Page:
Construction Law

Is This New Floor-by-Floor Building Method the Future? featured image

Is This New Floor-by-Floor Building Method the Future?

Imagine a building method that starts with the roof and then proceeds from there…sounds a little backwards, right? You’re not mistaken. But a new floor-by-floor building method that utilizes this flip-flopped principle is beginning to make headway for a number of reasons. In this brief article, the Lakeland construction attorneys at Cotney Construction Law will discuss this new building method and explain how the company behind it, Upbrella Construction, is improving safety and productivity with it.

Remember, as your firm grows and takes on new projects, your risk of coming into conflict with an owner, subcontractor, or government entity also increases. Consult a Lakeland construction attorney for all of your construction-related legal needs.

Raise the Roof

This method, which we’ll refer to as the “Upbrella method,” works a lot differently than your typical building process. First, you build a roof enclosure. As building proceeds, this enclosure is hoisted floor by floor by equipment designed specifically for this unique vertical construction process. In other words, the contractor’s workforce continues to “raise the roof” as building progresses. The Upbrella method can be utilized for various vertical construction applications including tall concrete or steel buildings. In order to build a structure with this method, you’ll need to create a mobile permanent roof and a suitable roof lifting mechanism as well as a protective enclosure and high-capacity hoist.

Breaking Down the Process Floor-by-Floor

According to the Upbrella method, once you break ground and install the first repeating floor of the multi-level structure, it’s time to install an adaptable roof that can support the following levels as they are installed. This roof will cover the building throughout the process and can remain on the building once construction has been finalized.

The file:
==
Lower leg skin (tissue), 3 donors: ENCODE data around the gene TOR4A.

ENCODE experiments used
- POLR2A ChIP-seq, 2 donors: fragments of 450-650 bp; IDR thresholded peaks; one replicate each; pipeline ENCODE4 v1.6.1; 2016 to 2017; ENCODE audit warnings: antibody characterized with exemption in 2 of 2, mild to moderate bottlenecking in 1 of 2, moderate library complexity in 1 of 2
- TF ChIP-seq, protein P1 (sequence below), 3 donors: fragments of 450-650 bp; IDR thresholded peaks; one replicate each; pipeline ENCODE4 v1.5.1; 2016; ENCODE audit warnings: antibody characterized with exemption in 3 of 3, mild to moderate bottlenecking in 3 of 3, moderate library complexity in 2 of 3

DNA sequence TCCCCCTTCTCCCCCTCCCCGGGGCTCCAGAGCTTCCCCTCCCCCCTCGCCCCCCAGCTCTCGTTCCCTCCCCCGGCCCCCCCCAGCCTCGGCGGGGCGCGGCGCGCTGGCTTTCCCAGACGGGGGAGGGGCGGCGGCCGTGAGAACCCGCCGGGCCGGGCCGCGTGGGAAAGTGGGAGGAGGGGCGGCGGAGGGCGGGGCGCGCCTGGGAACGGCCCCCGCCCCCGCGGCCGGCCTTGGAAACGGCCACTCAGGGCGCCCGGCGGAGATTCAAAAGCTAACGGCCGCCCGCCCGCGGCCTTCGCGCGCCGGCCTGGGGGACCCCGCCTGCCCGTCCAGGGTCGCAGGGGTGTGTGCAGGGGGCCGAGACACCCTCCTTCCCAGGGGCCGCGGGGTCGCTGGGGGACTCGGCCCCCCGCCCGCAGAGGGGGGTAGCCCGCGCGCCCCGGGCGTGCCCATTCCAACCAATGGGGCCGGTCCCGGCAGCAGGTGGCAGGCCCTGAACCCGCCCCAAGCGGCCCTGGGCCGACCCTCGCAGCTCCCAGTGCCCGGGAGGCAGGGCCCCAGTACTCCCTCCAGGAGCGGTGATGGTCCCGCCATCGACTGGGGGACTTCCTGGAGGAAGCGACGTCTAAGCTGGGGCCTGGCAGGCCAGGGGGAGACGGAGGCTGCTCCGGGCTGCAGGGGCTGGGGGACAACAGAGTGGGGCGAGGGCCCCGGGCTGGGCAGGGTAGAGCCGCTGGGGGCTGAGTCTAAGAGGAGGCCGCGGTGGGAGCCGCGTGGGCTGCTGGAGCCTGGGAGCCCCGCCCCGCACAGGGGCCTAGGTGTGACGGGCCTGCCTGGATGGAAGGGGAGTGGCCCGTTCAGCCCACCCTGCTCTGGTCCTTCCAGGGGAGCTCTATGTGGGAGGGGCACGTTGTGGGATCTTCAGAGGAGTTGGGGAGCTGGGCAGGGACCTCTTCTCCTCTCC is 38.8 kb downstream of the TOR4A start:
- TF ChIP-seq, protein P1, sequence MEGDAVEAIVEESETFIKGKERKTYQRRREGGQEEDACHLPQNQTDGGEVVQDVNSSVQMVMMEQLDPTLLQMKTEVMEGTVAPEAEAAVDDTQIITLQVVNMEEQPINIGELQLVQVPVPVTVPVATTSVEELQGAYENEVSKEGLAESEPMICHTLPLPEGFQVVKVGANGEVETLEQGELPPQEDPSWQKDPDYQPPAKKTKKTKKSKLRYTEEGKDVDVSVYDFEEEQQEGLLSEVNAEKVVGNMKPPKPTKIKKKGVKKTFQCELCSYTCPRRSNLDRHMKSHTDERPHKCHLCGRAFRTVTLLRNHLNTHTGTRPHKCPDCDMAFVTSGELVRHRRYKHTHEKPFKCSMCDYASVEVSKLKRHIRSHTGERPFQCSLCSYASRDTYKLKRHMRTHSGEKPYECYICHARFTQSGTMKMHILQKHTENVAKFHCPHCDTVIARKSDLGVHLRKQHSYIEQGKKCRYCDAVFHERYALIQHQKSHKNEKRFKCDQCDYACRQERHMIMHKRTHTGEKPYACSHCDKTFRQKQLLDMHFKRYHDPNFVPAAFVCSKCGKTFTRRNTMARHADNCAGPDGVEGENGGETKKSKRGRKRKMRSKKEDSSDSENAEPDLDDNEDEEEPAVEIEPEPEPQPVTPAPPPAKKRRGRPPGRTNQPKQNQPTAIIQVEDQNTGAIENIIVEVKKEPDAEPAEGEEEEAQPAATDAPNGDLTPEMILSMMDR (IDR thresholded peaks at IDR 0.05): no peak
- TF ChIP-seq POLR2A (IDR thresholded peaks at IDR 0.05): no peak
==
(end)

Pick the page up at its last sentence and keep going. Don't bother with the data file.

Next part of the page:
Next, the protective metal enclosure is installed. It’s covered in reinforced canvas to keep workers safe and prevent hazards from entering the project site. It’s also an important factor in risk management. This enclosure is one of the main reasons why this method is being praised for improving project site safety.

Once the enclosure is installed, the next floor is assembled and hoisted to the appropriate height. Once it’s installed, the roof is raised to the next level as well. This process is then repeated until the structure meets the requirements of the design plan and contract. Workers and building materials are transported from floor to floor by a large-format carrier in lieu of traditional elevators.

Benefits for Contractors and Owners Alike

Due to the functionality of the adaptable roof and protective enclosures, contractors can assign workers to complete lower floors more quickly, which primes them for occupancy before the upper floors have been completed. This allows owners to sell and occupy units throughout the building process. Owners can even suspend building while units on completed floors are sold and occupied. Of course, as a contractor, you should be made aware of this decision early on before signing the contract in the first place. Otherwise, consult a Lakeland construction attorney for assistance with negotiating with the owner. Other benefits of this method include:

  • Reduced insurance costs
  • Avoid losing days to inclement weather
  • Overhead reduction
  • Eliminate exorbitant winter costs
  • Improved energy efficiency on the project site
  • Lower public occupancy costs

If you would like to speak with a Lakeland construction lawyer, please contact us today.


Disclaimer: The information contained in this article is for general educational information only. This information does not constitute legal advice, is not intended to constitute legal advice, nor should it be relied upon as legal advice for your specific factual pattern or situation.